• On-device Deployment:

    • Deploying large language models on edge devices or resource-constrained environments presents challenges in terms of model size, memory requirements, and computational efficiency. Optimizing models for on-device deployment while maintaining performance and accuracy is an area of active research and development.


The future of AI in natural language processing (NLP) is evolving, and several key points shape its trajectory:

  1. Diversification of Approaches:

    • Deep learning, while powerful, may not always be the optimal solution for industrial NLP applications. Other traditional machine learning methods can offer competitive performance, particularly in scenarios with limited data or where interpretability is critical (e.g., linguistic/language studies).

  2. Interpretability Challenges:

    • Many deep learning models lack interpretability, hindering our ability to understand the sources of empirical gains. Addressing this challenge is crucial for building trust in AI systems and ensuring accountability in decision-making processes.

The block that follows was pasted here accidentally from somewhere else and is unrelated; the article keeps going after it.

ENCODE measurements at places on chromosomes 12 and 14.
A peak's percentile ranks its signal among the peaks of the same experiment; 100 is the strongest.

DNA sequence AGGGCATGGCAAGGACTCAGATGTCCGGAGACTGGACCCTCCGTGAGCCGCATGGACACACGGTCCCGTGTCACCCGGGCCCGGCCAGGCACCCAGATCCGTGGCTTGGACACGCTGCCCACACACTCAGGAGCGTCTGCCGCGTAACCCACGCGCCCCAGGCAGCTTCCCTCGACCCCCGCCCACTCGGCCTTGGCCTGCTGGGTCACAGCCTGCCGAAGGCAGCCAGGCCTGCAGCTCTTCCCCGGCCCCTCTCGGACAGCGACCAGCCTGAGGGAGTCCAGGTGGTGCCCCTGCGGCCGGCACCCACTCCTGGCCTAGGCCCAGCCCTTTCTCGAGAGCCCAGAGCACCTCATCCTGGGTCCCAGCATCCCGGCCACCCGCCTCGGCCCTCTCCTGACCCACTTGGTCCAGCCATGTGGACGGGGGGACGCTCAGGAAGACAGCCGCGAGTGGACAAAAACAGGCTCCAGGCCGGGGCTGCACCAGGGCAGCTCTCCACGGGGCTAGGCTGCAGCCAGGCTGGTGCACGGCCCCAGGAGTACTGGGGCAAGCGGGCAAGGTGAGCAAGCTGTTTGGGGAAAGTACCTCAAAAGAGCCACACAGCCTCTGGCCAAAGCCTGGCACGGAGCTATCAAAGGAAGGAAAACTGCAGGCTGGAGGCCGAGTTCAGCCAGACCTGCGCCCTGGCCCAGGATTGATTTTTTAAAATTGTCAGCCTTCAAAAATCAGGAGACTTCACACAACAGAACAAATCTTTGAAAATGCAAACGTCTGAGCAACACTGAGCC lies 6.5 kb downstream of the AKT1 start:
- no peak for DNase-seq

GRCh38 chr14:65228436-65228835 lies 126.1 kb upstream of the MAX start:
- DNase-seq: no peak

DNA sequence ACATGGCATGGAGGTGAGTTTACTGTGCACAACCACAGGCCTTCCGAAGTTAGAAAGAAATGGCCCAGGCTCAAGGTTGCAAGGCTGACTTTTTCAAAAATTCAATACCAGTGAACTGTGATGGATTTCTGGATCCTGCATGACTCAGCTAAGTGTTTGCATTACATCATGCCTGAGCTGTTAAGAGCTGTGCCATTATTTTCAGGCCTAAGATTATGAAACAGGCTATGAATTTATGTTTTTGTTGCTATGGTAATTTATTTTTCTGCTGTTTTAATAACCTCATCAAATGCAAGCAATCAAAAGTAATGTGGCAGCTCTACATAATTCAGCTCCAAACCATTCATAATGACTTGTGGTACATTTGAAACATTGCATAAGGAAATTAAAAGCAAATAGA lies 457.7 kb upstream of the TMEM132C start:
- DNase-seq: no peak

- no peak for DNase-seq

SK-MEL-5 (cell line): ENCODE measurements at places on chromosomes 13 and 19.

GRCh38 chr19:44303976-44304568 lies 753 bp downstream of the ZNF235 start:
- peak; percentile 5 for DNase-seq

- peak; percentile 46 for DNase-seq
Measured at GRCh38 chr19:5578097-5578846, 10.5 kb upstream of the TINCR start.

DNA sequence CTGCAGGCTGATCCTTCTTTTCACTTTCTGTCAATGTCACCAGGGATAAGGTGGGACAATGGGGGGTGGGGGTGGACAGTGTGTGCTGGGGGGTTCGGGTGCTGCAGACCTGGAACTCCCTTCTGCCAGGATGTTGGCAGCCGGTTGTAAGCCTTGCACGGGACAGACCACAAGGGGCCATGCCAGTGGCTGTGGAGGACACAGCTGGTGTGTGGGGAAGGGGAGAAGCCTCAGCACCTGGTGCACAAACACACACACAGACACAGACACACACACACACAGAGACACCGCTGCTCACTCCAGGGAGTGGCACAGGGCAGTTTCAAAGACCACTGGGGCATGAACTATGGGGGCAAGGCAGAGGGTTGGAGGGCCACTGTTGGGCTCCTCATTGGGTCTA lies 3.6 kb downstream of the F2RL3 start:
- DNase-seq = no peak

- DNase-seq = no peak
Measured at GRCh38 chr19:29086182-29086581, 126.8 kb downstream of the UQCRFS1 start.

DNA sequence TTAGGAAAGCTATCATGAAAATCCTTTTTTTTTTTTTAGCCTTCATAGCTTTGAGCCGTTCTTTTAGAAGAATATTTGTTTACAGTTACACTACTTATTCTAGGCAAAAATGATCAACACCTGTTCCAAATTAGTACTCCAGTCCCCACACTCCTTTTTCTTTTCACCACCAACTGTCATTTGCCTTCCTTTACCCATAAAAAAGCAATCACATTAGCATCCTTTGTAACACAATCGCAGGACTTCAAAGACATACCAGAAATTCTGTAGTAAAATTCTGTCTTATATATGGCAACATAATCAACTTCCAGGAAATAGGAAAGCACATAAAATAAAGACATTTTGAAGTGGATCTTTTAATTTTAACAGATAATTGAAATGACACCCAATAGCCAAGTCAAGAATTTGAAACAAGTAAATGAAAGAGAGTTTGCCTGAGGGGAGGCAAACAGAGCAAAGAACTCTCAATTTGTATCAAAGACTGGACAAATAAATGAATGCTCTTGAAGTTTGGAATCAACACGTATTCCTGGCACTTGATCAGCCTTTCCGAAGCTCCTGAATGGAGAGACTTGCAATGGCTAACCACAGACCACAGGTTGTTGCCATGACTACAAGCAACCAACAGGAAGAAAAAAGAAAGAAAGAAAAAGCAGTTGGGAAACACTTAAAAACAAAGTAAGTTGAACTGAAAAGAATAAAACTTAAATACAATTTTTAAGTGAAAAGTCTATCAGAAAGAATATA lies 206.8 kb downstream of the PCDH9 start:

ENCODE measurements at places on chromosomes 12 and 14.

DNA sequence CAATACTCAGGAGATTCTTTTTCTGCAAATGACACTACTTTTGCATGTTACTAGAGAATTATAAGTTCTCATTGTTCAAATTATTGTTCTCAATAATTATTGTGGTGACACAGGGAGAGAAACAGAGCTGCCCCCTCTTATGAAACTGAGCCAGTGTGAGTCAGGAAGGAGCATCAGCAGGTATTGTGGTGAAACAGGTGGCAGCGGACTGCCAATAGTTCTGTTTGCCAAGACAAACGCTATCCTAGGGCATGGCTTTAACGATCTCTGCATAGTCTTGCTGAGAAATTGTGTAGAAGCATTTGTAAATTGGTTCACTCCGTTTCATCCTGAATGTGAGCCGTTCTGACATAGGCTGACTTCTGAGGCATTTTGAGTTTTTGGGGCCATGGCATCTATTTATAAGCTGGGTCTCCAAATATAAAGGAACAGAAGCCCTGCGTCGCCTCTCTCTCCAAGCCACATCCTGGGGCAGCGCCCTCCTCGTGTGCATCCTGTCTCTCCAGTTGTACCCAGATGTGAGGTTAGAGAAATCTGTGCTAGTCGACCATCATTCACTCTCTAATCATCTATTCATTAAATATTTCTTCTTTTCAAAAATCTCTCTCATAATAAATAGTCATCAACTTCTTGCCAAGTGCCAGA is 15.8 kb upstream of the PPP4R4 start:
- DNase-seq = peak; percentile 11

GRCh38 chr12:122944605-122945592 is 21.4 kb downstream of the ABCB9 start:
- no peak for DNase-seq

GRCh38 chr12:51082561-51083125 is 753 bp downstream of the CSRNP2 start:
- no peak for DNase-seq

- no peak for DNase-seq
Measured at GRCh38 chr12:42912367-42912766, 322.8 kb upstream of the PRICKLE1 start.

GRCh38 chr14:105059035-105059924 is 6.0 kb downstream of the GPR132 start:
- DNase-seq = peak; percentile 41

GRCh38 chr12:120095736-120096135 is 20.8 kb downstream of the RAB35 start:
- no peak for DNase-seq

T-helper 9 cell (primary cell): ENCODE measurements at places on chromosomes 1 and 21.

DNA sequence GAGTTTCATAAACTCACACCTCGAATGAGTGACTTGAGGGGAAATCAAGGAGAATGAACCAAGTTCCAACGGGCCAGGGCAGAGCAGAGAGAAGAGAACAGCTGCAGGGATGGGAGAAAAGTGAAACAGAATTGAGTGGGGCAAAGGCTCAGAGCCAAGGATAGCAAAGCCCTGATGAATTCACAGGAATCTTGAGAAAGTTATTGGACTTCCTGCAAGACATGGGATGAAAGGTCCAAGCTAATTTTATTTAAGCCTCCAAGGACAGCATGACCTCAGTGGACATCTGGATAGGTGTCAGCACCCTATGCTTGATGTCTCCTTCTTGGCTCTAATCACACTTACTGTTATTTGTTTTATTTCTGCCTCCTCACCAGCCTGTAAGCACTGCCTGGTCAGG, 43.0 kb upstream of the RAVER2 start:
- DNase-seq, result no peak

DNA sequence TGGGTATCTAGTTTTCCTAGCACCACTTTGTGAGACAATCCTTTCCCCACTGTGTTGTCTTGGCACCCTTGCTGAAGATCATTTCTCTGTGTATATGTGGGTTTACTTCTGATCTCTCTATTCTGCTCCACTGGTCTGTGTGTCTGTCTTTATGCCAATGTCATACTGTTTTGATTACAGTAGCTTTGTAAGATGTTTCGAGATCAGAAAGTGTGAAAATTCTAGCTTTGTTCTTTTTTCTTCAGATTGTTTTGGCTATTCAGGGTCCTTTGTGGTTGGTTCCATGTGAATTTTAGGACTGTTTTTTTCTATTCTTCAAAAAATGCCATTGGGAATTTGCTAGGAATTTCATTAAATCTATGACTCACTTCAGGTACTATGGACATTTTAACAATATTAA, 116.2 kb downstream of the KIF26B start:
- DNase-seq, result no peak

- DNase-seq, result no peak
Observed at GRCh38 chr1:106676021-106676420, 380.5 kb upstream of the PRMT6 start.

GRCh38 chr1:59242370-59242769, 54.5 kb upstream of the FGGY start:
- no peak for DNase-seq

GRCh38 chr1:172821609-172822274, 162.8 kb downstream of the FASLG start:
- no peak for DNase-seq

3. Baseline Performance Evaluation:

    • It’s essential to start by evaluating traditional machine learning methods on target tasks to establish baseline performance. This approach provides valuable insights into the strengths and limitations of different techniques and helps guide the development of more sophisticated AI systems.

  4. Incorporating Linguistic Knowledge:

    • Linguists play a crucial role in incorporating linguistic knowledge into computational modeling. By leveraging linguistic principles and theories, such as syntax, semantics, and pragmatics, linguists can enhance the effectiveness and interpretability of AI systems. This collaboration between linguists and AI researchers leads to more robust and linguistically informed NLP models.